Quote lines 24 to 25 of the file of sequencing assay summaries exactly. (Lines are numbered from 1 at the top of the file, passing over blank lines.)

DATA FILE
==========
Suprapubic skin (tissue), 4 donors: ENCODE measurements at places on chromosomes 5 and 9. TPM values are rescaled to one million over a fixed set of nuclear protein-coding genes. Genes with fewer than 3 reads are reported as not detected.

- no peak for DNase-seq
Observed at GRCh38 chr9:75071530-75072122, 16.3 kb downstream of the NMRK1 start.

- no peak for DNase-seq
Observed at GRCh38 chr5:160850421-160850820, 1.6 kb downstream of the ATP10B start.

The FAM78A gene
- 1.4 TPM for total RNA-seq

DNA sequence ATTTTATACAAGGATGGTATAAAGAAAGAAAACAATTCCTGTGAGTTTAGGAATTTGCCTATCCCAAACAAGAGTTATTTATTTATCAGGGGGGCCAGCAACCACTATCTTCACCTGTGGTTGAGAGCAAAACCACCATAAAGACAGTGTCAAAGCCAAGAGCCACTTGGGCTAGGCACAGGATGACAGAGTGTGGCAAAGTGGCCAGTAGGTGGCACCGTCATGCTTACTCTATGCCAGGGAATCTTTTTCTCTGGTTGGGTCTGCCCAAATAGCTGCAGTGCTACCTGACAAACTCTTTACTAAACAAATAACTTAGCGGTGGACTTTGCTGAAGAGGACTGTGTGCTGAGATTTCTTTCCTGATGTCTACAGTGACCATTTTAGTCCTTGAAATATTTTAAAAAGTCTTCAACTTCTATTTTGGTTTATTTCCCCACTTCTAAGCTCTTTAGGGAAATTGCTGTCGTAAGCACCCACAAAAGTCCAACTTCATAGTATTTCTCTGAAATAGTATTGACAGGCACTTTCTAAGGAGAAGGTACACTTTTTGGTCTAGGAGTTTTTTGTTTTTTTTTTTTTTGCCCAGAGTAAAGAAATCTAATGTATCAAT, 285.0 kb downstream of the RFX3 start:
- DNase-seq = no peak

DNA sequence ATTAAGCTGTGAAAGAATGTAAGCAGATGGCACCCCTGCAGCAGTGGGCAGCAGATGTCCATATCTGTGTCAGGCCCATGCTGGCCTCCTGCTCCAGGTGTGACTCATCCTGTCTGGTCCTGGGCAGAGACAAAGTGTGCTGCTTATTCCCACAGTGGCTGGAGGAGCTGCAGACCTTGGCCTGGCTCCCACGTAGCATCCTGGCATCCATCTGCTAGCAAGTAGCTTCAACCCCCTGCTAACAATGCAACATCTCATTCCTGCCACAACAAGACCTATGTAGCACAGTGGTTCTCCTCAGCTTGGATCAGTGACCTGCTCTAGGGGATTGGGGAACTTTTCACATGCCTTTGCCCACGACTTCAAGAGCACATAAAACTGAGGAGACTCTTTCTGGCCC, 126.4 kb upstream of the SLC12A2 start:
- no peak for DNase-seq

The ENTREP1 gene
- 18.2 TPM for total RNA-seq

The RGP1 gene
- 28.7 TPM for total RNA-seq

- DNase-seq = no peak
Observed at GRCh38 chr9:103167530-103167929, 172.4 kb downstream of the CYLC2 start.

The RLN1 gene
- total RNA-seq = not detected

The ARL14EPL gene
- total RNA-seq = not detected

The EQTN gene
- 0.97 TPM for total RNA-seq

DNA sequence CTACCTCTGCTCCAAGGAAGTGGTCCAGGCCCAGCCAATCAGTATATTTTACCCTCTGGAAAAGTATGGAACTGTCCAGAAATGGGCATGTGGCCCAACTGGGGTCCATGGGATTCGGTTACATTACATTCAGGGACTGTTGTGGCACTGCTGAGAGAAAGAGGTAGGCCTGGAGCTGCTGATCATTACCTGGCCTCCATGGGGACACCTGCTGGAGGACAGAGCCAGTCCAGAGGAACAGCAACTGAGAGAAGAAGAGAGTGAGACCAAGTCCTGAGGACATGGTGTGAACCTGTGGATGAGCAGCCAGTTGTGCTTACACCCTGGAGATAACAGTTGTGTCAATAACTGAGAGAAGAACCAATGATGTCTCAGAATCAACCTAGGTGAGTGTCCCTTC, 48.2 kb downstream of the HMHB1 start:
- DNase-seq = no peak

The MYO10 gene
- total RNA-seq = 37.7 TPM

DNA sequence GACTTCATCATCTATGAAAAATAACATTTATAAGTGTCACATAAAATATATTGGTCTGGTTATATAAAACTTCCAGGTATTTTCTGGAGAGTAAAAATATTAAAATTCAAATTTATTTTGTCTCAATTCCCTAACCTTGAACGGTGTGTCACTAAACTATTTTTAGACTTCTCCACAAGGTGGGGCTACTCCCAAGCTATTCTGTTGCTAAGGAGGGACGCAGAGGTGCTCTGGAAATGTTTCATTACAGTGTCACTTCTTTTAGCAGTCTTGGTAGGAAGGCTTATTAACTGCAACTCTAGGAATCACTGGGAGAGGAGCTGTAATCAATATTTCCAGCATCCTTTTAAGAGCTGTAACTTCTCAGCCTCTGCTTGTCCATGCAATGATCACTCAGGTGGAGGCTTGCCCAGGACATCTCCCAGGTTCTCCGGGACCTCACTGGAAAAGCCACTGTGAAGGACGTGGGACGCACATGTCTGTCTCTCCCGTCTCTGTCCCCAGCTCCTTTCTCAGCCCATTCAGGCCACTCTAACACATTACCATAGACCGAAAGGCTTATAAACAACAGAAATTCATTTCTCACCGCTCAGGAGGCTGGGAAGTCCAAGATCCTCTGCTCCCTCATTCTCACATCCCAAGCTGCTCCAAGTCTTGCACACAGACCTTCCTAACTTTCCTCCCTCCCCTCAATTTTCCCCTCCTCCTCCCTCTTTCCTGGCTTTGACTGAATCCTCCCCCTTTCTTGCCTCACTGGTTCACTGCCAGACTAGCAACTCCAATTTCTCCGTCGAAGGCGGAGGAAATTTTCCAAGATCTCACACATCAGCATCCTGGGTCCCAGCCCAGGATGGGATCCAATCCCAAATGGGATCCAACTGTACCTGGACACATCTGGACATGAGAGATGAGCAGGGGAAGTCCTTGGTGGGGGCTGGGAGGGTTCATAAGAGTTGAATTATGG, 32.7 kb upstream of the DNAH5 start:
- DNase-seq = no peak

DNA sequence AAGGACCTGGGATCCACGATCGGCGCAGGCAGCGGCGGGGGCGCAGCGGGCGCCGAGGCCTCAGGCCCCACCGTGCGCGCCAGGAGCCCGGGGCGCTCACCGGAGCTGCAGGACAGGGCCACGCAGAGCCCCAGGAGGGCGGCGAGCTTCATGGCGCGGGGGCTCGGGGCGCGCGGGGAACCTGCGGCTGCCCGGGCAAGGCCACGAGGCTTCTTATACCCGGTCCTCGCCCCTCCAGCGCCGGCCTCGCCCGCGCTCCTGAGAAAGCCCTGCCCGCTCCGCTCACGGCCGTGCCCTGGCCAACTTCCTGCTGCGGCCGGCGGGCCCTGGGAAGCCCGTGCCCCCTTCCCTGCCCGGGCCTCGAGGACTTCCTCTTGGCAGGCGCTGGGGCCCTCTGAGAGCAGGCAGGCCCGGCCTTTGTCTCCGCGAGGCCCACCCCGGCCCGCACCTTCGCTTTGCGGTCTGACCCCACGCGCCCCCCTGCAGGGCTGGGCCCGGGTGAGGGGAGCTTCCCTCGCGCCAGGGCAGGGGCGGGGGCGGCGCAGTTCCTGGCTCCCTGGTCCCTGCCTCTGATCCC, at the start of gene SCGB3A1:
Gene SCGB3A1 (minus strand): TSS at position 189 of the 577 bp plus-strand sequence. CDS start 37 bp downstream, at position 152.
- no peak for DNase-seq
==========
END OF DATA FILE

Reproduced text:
DNA sequence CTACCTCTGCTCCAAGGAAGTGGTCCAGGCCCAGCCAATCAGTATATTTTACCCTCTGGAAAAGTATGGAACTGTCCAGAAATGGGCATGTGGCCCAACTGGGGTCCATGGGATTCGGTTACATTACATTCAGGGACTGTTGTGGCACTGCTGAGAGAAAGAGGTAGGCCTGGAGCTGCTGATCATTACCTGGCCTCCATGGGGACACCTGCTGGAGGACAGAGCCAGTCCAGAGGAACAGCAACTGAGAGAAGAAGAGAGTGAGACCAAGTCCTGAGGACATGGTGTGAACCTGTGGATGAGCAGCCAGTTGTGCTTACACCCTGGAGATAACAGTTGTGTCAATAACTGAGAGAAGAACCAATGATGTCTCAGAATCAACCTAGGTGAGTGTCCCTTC, 48.2 kb downstream of the HMHB1 start:
- DNase-seq = no peak